Expanding access to child care programs in New York State also means building and strengthening a robust workforce.

Dona Anderson, the Institute’s executive director, testified at the New York State Office of Children and Family Services public hearing on May 10, 2024, regarding New York State’s proposed three-year plan to receive assistance under the Social Security Act and the Child Care and Development Block Grant (CCDBG) Act of 2014, also known as the Child Care and Development Fund. Read Ms. Anderson’s testimony:

Thank you for this opportunity to comment on the Child Care and Development Fund plan for New York State for FY2025—2027. My name is Dona Anderson and I am the executive director for the New York State Early Childhood Professional Development Institute at the City University of New York. The Institute is the implementing agency for the Aspire Registry, New York’s early childhood workforce registry; QUALITYstarsNY, the state’s Quality Rating and Improvement System for early childhood programs; and regional Early Childhood Career Centers across the state. We are proud to work alongside the Office of Children and Family Services as we work toward strengthening New York’s early care and learning workforce and supporting program quality.

Research shows that high-quality early learning experiences can have major impacts on a child’s healthy development — both at a young age and throughout their life. We support the state’s efforts to expand access to high quality child care through the Child Care Deserts Grant, and we are pleased to have enrolled nearly 450 desert grant recipients in our QUALITYstarsNY program. QUALITYstarsNY now has almost 2,000 participating programs, serving more than 85,000 young children in our state. As the CCDF plan rightly notes, sustaining the investment that QUALITYstarsNY received through federal pandemic funding is crucial to ensuring that early care and learning programs continue to receive the resources and support they need and deserve.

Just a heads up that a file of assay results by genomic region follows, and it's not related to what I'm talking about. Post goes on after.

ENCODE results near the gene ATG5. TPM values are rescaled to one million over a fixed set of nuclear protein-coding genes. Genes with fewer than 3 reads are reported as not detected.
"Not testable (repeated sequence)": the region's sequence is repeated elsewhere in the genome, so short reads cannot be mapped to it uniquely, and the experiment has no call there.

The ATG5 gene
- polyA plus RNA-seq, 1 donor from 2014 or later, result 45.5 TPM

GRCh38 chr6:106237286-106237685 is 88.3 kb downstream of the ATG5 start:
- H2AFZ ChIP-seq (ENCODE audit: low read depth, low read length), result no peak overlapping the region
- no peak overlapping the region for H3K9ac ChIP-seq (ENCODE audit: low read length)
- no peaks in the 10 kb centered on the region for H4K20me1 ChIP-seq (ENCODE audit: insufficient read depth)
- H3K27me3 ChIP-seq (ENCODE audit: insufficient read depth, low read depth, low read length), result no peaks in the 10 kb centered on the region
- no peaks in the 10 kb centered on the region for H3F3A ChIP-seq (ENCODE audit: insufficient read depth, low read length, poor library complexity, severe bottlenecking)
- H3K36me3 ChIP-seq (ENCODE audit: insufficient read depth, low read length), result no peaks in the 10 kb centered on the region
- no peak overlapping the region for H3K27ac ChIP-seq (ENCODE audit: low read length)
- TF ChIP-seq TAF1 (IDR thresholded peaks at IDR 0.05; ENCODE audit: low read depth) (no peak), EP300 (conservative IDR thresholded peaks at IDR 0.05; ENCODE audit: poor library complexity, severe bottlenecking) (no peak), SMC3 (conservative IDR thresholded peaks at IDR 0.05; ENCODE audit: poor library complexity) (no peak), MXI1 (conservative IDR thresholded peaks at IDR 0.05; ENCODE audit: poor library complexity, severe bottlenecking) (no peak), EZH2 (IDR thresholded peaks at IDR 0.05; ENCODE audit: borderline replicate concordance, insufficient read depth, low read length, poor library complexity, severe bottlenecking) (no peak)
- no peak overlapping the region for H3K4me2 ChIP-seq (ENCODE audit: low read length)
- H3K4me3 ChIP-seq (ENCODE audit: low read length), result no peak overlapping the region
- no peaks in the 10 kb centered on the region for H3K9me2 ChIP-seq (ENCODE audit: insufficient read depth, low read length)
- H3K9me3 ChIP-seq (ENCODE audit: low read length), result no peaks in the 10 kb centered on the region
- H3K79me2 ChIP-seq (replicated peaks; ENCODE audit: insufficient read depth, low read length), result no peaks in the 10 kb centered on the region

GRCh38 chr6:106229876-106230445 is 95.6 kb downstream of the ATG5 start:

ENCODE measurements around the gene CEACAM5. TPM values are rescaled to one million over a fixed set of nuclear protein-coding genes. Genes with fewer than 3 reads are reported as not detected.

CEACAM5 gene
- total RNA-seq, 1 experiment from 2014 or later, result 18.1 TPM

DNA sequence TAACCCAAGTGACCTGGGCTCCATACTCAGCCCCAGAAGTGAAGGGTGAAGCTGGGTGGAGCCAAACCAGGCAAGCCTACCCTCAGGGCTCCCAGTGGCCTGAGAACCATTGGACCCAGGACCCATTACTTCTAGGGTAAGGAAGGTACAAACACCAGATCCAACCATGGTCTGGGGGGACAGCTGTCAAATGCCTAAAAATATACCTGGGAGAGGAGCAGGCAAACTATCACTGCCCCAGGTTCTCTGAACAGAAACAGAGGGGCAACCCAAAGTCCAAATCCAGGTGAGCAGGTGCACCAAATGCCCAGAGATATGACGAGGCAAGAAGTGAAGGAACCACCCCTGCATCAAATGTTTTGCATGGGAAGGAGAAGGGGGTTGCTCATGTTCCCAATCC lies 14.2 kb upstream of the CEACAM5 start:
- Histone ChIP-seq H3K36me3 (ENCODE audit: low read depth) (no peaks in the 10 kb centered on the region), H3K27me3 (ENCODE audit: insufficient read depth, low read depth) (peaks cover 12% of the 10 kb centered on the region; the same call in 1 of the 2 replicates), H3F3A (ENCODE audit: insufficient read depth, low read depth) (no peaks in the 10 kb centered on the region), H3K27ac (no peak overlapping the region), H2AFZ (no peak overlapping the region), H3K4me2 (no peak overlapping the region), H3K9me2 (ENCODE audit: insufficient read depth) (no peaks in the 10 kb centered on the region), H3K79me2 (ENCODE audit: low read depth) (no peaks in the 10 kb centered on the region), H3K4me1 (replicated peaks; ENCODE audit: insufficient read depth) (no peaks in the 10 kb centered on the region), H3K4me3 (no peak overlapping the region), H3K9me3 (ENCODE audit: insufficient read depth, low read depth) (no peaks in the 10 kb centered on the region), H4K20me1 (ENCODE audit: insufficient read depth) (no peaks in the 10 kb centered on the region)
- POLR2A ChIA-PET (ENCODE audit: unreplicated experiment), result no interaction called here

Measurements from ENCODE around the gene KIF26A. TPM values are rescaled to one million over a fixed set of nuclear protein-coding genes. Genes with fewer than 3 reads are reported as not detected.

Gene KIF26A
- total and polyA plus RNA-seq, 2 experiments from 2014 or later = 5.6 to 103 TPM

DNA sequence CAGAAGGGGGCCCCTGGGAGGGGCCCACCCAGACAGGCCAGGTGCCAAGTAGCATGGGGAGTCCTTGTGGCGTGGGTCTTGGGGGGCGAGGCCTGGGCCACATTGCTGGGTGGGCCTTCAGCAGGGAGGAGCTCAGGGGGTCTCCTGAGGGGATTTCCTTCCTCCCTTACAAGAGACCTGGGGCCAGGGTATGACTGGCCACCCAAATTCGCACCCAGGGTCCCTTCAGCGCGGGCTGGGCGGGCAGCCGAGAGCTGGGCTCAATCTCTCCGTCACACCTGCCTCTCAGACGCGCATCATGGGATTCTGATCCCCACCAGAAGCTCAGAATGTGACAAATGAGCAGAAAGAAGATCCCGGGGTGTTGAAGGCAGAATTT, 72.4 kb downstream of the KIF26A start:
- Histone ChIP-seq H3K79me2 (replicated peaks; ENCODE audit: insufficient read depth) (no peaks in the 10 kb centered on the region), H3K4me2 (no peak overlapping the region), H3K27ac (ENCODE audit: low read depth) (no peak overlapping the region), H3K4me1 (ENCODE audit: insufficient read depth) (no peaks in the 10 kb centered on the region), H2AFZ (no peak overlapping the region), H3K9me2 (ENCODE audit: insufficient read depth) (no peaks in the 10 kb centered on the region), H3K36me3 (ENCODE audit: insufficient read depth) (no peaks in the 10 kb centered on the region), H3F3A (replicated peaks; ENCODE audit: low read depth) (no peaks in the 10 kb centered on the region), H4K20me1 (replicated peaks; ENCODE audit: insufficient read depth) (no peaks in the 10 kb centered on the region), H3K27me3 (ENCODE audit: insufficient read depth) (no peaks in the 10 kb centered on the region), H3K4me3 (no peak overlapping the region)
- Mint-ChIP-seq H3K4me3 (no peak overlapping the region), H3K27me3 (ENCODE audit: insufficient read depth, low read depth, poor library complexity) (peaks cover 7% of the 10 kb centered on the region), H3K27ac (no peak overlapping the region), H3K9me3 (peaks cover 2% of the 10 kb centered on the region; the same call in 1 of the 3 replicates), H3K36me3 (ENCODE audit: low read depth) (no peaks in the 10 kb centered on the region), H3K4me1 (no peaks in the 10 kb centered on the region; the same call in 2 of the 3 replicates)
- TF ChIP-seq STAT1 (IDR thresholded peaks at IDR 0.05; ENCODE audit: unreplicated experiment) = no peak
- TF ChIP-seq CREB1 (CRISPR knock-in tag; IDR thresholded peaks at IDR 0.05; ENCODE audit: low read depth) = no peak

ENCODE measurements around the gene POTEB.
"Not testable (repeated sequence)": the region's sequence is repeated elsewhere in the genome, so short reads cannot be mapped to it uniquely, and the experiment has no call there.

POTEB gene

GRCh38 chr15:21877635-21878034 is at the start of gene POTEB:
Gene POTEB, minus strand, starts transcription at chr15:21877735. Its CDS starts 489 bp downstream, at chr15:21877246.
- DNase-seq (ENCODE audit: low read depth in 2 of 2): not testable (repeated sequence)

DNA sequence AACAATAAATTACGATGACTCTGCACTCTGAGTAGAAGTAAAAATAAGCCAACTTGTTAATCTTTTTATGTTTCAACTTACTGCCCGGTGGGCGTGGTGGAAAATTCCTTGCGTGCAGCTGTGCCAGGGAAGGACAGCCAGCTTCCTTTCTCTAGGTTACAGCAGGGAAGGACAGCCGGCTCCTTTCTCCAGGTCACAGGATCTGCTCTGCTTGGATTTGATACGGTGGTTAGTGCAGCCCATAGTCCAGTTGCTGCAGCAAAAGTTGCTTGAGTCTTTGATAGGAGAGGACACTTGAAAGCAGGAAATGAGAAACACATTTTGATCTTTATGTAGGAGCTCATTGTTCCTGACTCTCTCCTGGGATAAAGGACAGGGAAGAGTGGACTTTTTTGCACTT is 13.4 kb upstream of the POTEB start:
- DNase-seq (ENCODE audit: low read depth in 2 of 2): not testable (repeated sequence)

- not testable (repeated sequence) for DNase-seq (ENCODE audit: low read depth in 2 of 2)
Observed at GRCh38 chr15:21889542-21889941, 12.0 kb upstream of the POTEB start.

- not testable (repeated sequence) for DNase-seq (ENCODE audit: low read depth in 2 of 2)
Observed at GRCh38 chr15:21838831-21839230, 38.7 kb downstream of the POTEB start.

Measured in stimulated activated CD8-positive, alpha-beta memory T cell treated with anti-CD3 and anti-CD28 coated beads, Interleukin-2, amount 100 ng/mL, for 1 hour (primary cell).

Expanding access to child care programs in New York State also means building and strengthening a robust workforce that is prepared with the knowledge, competencies and skills they need to care for young children. We commend OCFS’s investment in professional development through the Educational Incentive Program, which grants scholarships to child care providers for training and coursework. Since 2021, the Institute’s Early Childhood Career Development Center has supported more than 2,000 students receiving EIP scholarship funding. The Career Development Center’s advisors also serve thousands of clients across New York State with other services, providing them with advisement on career pathways and certification and degree options at no cost. These services are essential — both to recruit new professionals to the field and to provide dedicated educators with the means and opportunity to advance in their careers.

We also commend the state’s efforts to provide high-caliber professional learning experiences to early care providers. The Aspire Registry’s quality assurance review of professional development aims to verify and recognize quality training opportunities provided by more than 2,225 registered trainers across the state. It also gives providers the ability to maintain accurate, validated records of their professional training and find high-quality trainings through the Registry’s PD Finder.

We appreciate the CCDF plan’s vision for a “skilled child care workforce with adequate compensation and benefits.” As the CCDF plan highlights, data from the Aspire Registry represents an essential profile of New York’s early childhood workforce, giving us important insight into the needs of child care providers. An Aspire Registry member’s profile reflects an individual’s years of experience and the certifications, degrees and credentials they have earned. The Registry allows early childhood caregivers and educators to plan and track their professional growth — a critical measure for successful career advancement. Recognizing and fairly compensating early care professionals for their effort, education, and professional development is an important step toward elevating the early childhood profession.

Caring for and educating young children is important work. We support the state’s initiatives to bolster compensation and professional growth opportunities for the early care and learning workforce, and we look forward to continuing our work together to serve early childhood educators and professionals.

Thank you for your time.